Our destination was an hour and a half away and the kids loved the coach trip. Despite driving through desert all the way to the beach, the change of scenario was welcomed. Once there, we were allowed to use a beach hut which provided great shelter for all the kids, and saved us the torture of having to erect the two marquees that had been kindly loaned to us by the military. Every child was given the opportunity to enjoy the feel of the ocean, the sensation of the sand, the freshness of the air and the pure joy of being out and about in such a beautiful environment, with the Pacific Ocean acting as a wonderful backdrop to an amazing day. On our return the bus was a lot quieter. Fatigue had won the day and as we arrived back in Piura, we once again unloaded the coach at the end of the road and brought the residents back across the obstacle course to the Home. It was then that the next long list of tasks had to begin, as each child then had to be fed and washed before going to bed. Most of the staff put in an heroic 14-hour shift that day. No one complained, no one grumbled and by 8pm that evening, as we left the building, they were still toiling away, getting the last few residents to bed. Leaving the Home that evening, the question that was on my mind was what carrot were they going to use the next day when a resident refused to eat their dinner or do their physio exercises? The beach card had been played - but what fun it had been.
Don McNeill was a very staunch supporter of the Trust and often visited the Home during Anita Goulden's lifetime. His last visit was in January this year, but very shortly after this he died of a heart attack. He had already sent us a report of his visit. Here are some edited extracts, in memory of a truly wonderful man. "You may remember that many years ago I tried to arrange for Hugo Chanta to visit me in France, and that, at the last minute, he was refused a visa simply because he didn't have a bank account. In 1998 I had promised to return to Piura to see him walking, and now that it is more difficult for him to leave on account of his family and teaching commitments I decided it was the time to keep my promise. We had a very emotional reunion, and I had the pleasure of spending Christmas Eve with him and his family (wife Maria, son Hugo jnr. aged 8 and daughter Tilsa aged 3: all delightful). An additional pleasure was the presence of Miguel, another ex-resident, with his wife and daughter Annie, also aged 3. Later in the week I took the whole family to the seaside, a particular treat for Marie and the children who had never seen the sea.
Hugo is a very talented artist and, I'm sure, an excellent teacher: We share an interest in ceramics. The other aim of my journey, of course, was to get to know the Hogar as it is now. It is, of course, a very different experience in a very different location and without the omnipresence of Anita Goulden, though the other Anita, Anita Mollet, keeps a benevolent eye on things but is not in situ. All the residents are severely handicapped and all but two are in wheelchairs. Even a basic programme of care (feeding, dressing, changing, putting to bed etc) demands a great deal of time and effort. I worked for all but 2 days from 10.30am to 7pm, often helping to get the heavier children into bed. I devoted much of my time to Pedro and Ivan, developing a particular fondness for the latter, who seemed to come somewhere on the autistic spectrum. (I had worked with autistic children at the Park Hospital in Oxford). He used to fetch a chair for me so that I could sit while feeding Rony. It was great seeing all the positive work being done by the different therapists, sometimes on an outreach basis, and to witness the completion of the new bathroom with its provision for aqua therapy.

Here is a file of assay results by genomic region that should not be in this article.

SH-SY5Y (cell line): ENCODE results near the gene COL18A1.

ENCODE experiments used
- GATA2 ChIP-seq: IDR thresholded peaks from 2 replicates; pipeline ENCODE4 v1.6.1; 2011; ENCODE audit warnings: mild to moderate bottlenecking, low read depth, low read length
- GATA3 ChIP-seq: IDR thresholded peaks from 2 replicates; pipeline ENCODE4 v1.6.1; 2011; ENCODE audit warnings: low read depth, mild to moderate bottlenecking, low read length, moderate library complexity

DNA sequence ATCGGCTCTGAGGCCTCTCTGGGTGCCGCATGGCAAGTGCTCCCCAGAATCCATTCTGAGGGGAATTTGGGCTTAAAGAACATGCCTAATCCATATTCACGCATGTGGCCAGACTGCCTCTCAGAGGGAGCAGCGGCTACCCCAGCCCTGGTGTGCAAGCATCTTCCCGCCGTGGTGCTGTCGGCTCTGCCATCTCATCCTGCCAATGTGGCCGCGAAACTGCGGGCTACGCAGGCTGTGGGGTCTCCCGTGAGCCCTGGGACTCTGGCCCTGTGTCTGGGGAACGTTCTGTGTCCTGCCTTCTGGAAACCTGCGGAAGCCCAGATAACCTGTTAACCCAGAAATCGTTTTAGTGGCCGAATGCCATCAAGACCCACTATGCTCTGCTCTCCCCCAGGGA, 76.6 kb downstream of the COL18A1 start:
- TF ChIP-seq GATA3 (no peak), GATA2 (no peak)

I wish you and all the Trustees a very Happy New Year" Don also put forward some suggestions for improvement, not least the installation of ceiling fans for use on those very hot summer days and nights, which has now been done. The Trust and the Home will miss Don and thank him or all his support over many years.
Pat Jones' Coffee Morning, 29th March 2014
Pat writes: "The weather was much improved on last year when it snowed and we were able to enjoy some sunshine in a hastily put together extended yard sale! Coffee and tea indoors ran smoothly in the capable hands of Denise and Val who never fail to give their time so cheerfully. It was good to have one of the Trustees with us again. Sallie Morgan was able to give up to date information about the continuing work in Piura and expressed her thanks on behalf of the children benefiting from the work of the Trust. Hallow Church has a long association with this small charity and our links are meaningful and valued." The Trust is so grateful to Pat who never fails to have this Coffee morning each year. If any of you wish to do the same thing, do ask for leaflets, photographs etc. to enhance the day.
Financial Report by David Thomas
One of our responsibilities as Anita Goulden trustees is to monitor closely, on behalf of our donors, the use of the funds that they have donated. This task has been greatly facilitated in recent times by the very detailed monthly financial reports that have been made available to us by the board and management of the Home in Piura. We hope and expect to enjoy the same degree of open communication with the newly elected board. Through these monthly reports we have been able to see for ourselves the growing contribution of locally raised donations, sometimes of money, but more importantly food, medicines and other supplies sponsored, or given directly, by Peruvian businesses and individuals. These are reducing the cash costs of operating the Home, which is of great importance to its long term sustainability. Nevertheless, the Home continues to rely almost exclusively on the Trust and its donors to cover its cash needs, including most significantly its staffing costs. Even with the local support and the careful financial management practiced by the Home, their monthly cash costs now frequently exceed monthly donations to the Trust. Over time, the Trust has been able to accumulate a modest reserve, sufficient to give reasonable assurance to the Home that its funding can continue for a number of years, but those reserves are slowly being used up. Consequently, we shall be most grateful for any help that readers of this newsletter can give through their own donations and through bringing the Trust and the Home to the attention of other potential supporters.
The Chilalo Bird
This compilation of memories of and tributes to Anita has sold very well indeed and the feedback has been excellent. However, there are still some copies left so do send off for one - it would make a good Christmas present. £11 includes postage.
Gift Aid and Wills
You can download a form from our website very easily. You can also send a donation via the website through our new system called Charity Checkout. Do please use this method of sending donations as it is so easy. We also benefit greatly from legacies so do consider mentioning the Trust when you make or update your Will.